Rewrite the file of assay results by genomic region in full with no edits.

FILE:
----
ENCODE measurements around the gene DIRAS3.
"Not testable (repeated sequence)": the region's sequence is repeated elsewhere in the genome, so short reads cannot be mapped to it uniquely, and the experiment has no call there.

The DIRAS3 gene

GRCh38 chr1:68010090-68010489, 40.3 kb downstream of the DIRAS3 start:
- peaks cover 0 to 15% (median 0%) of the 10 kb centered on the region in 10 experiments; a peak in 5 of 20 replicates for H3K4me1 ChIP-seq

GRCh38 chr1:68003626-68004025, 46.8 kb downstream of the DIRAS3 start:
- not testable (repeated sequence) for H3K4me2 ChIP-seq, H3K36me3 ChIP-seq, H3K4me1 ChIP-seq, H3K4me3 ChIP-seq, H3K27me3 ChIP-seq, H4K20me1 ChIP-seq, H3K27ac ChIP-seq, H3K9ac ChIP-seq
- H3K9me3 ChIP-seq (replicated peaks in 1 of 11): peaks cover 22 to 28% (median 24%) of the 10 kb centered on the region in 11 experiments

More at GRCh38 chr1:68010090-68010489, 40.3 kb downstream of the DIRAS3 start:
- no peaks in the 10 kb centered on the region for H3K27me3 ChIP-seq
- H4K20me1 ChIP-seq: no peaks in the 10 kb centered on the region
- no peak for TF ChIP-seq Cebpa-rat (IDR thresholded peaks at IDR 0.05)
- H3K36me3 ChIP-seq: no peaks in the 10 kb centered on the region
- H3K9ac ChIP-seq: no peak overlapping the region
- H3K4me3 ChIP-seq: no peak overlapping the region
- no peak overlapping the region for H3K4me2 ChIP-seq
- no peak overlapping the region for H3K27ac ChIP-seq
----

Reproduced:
ENCODE measurements around the gene DIRAS3.
"Not testable (repeated sequence)": the region's sequence is repeated elsewhere in the genome, so short reads cannot be mapped to it uniquely, and the experiment has no call there.

The DIRAS3 gene

GRCh38 chr1:68010090-68010489, 40.3 kb downstream of the DIRAS3 start:
- peaks cover 0 to 15% (median 0%) of the 10 kb centered on the region in 10 experiments; a peak in 5 of 20 replicates for H3K4me1 ChIP-seq

GRCh38 chr1:68003626-68004025, 46.8 kb downstream of the DIRAS3 start:
- not testable (repeated sequence) for H3K4me2 ChIP-seq, H3K36me3 ChIP-seq, H3K4me1 ChIP-seq, H3K4me3 ChIP-seq, H3K27me3 ChIP-seq, H4K20me1 ChIP-seq, H3K27ac ChIP-seq, H3K9ac ChIP-seq
- H3K9me3 ChIP-seq (replicated peaks in 1 of 11): peaks cover 22 to 28% (median 24%) of the 10 kb centered on the region in 11 experiments

More at GRCh38 chr1:68010090-68010489, 40.3 kb downstream of the DIRAS3 start:
- no peaks in the 10 kb centered on the region for H3K27me3 ChIP-seq
- H4K20me1 ChIP-seq: no peaks in the 10 kb centered on the region
- no peak for TF ChIP-seq Cebpa-rat (IDR thresholded peaks at IDR 0.05)
- H3K36me3 ChIP-seq: no peaks in the 10 kb centered on the region
- H3K9ac ChIP-seq: no peak overlapping the region
- H3K4me3 ChIP-seq: no peak overlapping the region
- no peak overlapping the region for H3K4me2 ChIP-seq
- no peak overlapping the region for H3K27ac ChIP-seq